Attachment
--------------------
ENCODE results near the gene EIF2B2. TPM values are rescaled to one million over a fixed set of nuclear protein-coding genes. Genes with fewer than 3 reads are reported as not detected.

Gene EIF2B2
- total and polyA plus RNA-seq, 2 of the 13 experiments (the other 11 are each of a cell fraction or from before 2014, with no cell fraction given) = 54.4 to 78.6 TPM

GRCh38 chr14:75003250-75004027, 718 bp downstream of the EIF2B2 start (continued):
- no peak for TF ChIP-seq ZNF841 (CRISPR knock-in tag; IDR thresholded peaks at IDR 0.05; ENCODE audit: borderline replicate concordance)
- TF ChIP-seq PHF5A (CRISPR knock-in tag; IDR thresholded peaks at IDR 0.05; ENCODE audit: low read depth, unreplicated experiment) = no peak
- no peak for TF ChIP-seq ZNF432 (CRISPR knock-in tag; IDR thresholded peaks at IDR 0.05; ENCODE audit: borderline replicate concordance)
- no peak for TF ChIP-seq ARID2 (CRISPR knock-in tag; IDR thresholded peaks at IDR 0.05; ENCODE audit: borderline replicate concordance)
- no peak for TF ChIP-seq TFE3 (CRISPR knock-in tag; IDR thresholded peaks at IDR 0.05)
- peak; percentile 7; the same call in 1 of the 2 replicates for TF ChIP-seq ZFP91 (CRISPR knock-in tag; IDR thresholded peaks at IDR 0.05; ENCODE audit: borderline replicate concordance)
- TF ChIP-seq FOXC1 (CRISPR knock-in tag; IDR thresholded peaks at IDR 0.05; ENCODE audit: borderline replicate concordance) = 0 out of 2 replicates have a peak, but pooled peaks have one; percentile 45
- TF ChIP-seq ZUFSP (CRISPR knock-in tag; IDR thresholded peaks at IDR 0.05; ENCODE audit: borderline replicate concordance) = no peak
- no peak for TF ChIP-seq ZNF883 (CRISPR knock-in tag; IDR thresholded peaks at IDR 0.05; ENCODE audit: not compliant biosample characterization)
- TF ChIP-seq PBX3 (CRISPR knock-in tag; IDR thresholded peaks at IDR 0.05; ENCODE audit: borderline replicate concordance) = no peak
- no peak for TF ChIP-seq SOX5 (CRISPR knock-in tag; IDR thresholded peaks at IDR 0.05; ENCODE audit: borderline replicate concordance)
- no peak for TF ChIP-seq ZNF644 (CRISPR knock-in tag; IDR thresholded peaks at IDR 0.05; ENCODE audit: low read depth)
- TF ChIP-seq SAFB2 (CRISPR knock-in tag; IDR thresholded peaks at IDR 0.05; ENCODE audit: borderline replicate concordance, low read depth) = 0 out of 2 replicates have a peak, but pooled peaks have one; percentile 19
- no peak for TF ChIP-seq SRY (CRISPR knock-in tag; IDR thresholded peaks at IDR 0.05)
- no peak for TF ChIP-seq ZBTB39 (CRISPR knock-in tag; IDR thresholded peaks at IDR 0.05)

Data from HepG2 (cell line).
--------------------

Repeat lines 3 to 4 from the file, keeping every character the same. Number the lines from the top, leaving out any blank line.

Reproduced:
- total and polyA plus RNA-seq, 2 of the 13 experiments (the other 11 are each of a cell fraction or from before 2014, with no cell fraction given) = 54.4 to 78.6 TPM

GRCh38 chr14:75003250-75004027, 718 bp downstream of the EIF2B2 start (continued):